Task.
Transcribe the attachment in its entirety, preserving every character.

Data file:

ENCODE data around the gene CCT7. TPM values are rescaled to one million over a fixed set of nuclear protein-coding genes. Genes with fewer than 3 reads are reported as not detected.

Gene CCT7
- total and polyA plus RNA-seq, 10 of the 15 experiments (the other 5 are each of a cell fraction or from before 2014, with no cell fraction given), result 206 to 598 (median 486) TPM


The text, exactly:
ENCODE data around the gene CCT7. TPM values are rescaled to one million over a fixed set of nuclear protein-coding genes. Genes with fewer than 3 reads are reported as not detected.

Gene CCT7
- total and polyA plus RNA-seq, 10 of the 15 experiments (the other 5 are each of a cell fraction or from before 2014, with no cell fraction given), result 206 to 598 (median 486) TPM